Ontario Heritage Foundation
November 14, 1977.
MINISTER OF CULTURE AND RECREATION TO UNVEIL PROVINCIAL PLAQUE TO MARK EARLY LIBRARY
On Saturday, November 19, 1977, at 12:30 p.m the Honourable Robert Welch, Q.C., Minister of Culture and Recreation, will unveil a provincial historical plaque commemorating "The Niagara Library", the first circulating library in the province. The event will take place in the Large Hall of the Court-House Building, 26 Queen Street, Niagara-on-the-Lake. The plaque is being erected by the Ontario Heritage Foundation, an agency within the Ministry of Culture and Recreation and dedicated to promoting the appreciation and preservation of the province's historical and architectural heritage. The unveiling ceremony forms part of the Ontario Library Association's 75th Conference, held November 17-20 in Niagara Falls and Niagara-on-the-Lake . The ceremony is being jointly sponsored by the Niagara-on-the-Lake Public Library Board and the Ontario Library Association, whose President, Mr. Andrew Gregorovich will act as programme chairman. Others expected to participate include: Mr. Wilbert N. Dick, Reeve of the Town of Niagara-on-the-Lake; Mr. William Andres, M.P. (Lincoln); Professor William Ormsby, representing the Ontario Heritage Foundation; and Mrs. Elizabeth Kormos, Chairman of the Niagara-on-the-Lake Public Library Board, who will give a brief historical address on the Niagara Library.
The inscription on the plaque reads:
THE NIAGARA LIBRARY
On June 8, 1800, the Niagara Library, the first circulating library in Upper Canada, was established "to diffuse knowledge" among area subscribers. Financed by this group, library services were begun in 1801 with some 80 works for circulation, many on religion and history. Under the management of Andrew Heron, a merchant, the collection was steadily enlarged, and in 1805 the books of the Niagara Agricultural Society were added. The library operated successfully until the occupation of Newark (Niagara-on-the-Lake) by American forces in 1813, when numerous volumes were lost. By 1818 financial support for the library had seriously declined, and in 1820 the holdings were incorporated in a new subscription library, begun two years earlier by Heron, then a publisher and book-seller.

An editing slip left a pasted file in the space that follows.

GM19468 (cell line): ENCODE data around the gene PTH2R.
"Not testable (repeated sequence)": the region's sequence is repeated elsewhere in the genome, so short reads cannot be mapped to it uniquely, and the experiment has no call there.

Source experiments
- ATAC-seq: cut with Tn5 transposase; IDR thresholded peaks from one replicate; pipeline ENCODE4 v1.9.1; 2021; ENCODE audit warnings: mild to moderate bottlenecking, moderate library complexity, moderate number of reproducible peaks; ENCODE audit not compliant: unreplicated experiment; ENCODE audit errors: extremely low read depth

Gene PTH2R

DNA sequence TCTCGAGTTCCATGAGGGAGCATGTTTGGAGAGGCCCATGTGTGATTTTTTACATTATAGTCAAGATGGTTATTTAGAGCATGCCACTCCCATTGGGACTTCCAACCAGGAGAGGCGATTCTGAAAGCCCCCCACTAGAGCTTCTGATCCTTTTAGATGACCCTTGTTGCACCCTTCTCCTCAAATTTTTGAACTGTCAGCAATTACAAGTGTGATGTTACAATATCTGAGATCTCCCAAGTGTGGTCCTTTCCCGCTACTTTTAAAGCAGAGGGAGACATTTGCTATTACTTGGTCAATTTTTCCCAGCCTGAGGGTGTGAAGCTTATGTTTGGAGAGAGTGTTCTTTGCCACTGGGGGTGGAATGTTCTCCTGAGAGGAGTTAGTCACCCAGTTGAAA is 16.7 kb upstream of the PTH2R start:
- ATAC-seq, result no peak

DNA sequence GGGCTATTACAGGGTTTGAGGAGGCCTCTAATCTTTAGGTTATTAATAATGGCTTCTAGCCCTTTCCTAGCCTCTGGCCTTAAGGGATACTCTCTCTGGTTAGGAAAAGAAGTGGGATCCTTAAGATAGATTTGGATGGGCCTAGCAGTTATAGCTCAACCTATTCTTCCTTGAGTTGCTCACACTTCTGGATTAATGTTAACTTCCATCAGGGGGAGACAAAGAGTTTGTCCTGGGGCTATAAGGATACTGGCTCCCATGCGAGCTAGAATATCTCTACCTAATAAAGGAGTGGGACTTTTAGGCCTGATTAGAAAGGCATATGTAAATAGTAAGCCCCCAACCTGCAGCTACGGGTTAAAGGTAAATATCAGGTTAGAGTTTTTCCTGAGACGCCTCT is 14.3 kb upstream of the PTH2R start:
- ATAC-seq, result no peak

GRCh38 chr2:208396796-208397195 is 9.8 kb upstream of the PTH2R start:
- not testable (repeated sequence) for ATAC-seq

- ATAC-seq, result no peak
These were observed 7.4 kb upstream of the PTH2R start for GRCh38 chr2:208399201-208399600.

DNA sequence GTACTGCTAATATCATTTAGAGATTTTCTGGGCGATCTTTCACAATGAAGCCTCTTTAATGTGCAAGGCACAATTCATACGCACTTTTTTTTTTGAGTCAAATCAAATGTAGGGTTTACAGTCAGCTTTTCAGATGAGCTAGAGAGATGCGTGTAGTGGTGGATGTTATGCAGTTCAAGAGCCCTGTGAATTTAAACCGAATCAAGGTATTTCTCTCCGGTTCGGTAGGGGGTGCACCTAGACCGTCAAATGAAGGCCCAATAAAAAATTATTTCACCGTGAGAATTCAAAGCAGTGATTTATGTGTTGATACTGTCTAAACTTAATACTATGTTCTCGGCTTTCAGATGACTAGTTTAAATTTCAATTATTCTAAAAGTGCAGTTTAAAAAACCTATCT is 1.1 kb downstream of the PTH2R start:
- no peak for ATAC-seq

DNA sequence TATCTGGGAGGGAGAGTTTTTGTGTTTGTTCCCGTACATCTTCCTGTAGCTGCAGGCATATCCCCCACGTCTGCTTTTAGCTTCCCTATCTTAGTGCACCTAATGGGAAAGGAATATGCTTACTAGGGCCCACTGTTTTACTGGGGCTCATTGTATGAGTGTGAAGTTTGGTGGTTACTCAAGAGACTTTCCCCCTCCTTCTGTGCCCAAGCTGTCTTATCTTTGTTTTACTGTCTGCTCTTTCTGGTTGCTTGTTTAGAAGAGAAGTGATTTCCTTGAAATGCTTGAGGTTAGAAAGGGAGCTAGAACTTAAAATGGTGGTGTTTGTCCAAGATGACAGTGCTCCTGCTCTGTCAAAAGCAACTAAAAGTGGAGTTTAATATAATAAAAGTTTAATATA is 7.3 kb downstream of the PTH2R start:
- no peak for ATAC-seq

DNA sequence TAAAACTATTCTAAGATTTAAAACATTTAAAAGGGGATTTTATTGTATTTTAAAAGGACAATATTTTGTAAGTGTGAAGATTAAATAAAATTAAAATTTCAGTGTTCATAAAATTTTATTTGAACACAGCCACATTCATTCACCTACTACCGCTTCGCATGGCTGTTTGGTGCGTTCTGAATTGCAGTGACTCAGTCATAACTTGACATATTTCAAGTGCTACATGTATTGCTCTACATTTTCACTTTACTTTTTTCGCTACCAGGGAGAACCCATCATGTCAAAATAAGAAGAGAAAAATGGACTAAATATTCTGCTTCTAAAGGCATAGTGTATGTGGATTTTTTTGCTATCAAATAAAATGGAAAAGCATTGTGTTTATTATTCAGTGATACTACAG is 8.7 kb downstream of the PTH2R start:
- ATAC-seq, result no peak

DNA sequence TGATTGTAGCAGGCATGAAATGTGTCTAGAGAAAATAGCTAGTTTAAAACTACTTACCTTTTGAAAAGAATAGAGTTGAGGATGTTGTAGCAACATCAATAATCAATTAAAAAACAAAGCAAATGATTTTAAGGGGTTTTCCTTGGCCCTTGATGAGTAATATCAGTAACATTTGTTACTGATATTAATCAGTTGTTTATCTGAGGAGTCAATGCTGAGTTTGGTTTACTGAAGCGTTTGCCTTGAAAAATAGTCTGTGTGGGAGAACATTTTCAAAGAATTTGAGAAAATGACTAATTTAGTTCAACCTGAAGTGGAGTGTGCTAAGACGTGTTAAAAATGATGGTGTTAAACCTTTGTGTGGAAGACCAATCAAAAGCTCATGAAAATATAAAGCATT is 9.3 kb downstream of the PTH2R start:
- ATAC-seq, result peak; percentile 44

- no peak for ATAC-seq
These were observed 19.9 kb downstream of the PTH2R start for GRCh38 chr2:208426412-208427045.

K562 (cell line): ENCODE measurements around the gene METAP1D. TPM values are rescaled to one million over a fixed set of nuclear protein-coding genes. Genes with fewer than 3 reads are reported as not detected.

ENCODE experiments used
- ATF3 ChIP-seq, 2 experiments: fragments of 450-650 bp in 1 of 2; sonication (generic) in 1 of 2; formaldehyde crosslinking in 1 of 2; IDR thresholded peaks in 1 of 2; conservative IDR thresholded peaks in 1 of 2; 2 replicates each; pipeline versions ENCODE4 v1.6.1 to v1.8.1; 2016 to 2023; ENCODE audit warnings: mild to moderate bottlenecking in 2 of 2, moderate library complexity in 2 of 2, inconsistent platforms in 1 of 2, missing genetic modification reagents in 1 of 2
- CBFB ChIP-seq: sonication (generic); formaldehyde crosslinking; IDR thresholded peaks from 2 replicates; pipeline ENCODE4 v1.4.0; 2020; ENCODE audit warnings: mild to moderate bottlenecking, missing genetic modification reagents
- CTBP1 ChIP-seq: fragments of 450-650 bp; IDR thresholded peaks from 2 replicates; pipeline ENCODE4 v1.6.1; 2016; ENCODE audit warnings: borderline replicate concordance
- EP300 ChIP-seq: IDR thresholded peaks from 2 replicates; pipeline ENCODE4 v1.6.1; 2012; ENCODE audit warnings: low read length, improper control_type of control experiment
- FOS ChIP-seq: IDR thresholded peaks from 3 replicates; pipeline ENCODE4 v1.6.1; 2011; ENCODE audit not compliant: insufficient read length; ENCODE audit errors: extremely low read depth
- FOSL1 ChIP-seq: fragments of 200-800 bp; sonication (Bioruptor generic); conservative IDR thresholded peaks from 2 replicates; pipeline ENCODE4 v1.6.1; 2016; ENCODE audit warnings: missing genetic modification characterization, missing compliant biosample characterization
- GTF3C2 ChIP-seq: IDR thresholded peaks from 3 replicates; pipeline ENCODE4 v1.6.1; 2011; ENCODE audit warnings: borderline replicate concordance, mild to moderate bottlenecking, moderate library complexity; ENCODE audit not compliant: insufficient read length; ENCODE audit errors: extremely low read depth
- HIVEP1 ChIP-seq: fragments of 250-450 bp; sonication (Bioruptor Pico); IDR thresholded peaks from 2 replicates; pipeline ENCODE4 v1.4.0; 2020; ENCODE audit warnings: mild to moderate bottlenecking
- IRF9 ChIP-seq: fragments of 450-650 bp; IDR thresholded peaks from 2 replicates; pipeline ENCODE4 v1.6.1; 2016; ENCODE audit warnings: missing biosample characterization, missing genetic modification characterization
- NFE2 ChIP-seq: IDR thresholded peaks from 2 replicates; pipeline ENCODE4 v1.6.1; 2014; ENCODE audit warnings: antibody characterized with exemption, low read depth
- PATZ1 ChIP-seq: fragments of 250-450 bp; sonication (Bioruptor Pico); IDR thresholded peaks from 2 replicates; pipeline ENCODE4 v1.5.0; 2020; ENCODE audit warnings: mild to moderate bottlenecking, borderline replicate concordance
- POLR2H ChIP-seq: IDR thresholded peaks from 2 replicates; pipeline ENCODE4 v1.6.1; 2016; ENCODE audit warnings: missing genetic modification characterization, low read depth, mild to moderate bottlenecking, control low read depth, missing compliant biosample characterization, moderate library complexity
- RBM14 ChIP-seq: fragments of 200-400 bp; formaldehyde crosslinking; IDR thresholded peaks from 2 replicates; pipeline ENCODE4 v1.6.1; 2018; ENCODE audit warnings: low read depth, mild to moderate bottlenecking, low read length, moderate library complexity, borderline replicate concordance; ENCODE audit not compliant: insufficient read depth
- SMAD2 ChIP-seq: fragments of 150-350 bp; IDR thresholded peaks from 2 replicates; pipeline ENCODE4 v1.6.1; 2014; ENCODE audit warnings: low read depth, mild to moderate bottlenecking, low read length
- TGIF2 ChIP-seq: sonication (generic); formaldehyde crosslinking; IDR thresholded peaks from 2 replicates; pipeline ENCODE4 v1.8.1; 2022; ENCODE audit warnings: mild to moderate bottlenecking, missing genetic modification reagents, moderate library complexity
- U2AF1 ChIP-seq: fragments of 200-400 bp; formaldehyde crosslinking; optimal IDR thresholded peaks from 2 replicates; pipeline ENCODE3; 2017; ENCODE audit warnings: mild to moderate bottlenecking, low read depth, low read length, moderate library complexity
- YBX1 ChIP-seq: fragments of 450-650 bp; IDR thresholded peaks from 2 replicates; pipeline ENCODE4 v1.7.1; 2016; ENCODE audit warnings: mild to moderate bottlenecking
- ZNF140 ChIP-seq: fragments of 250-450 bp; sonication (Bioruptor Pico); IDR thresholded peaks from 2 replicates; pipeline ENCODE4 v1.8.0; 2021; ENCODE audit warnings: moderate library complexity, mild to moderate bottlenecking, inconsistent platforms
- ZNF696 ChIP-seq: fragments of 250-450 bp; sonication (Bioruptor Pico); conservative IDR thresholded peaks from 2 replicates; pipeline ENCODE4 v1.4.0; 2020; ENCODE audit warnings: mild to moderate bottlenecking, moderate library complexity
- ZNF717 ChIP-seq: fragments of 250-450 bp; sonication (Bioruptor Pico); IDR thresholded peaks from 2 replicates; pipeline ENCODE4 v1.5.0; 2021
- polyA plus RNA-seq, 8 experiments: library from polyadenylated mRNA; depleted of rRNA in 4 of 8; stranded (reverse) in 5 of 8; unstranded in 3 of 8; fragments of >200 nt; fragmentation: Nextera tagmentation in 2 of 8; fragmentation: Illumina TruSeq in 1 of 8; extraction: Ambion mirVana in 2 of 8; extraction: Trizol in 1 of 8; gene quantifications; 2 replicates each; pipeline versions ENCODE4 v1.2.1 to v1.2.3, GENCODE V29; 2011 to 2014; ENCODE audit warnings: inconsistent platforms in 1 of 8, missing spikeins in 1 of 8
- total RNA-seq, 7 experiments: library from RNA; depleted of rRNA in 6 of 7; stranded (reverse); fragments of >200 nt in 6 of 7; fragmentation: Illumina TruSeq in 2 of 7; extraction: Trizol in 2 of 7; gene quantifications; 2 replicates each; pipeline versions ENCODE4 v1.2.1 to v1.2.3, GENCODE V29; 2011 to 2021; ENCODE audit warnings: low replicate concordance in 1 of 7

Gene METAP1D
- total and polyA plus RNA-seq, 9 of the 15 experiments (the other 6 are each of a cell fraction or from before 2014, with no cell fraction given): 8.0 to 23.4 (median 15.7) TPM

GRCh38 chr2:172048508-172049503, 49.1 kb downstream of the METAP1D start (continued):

The early growth of Niagara (Niagara-on-the-Lake), one of the province's oldest communities, stimulated the establishment of several significant organizations, including the Niagara Agricultural Society (1792), the Law Society of Upper Canada (1797), and the Niagara Library, the first circulating, library in the Upper Canada. In the other major centres of Upper Canada, York (Toronto) and Kingston, comparable libraries were not established until 1810 and 1813 respectively.
Until the formation of Mechanics' Institute libraries and, largely after 1882, the development of municipally-supported libraries, library services in the province were generally provided through churches and educational institutions, or by the formation of circulating libraries funded and used by local subscribers. Prior to 1800, no library services were available in Niagara, with the exception of books borrowed from private collections. On 8 June 1800, forty-one prominent Niagara residents met to form a subscription library, which they named the Niagara Library. "Sensible how much we are at a loss in this new and remote country for every kind of useful knowledge1; the subscribers resolved, "and convinced that nothing would be of more use to diffuse knowledge amongst us and our offspring, than a library, supported by subscription in this town, we, whose names are hereunto subscribed hereby associate ourselves together for that purpose, and promise to pay annually a sum not exceeding four dollars to be laid out on books as agreed upon by a majority of votes at a yearly meeting". Heading the subscription list, and probably instrumental in the library's organization, was Andrew Heron (c.1765-1848), a merchant and land speculator resident in Niagara since 1785.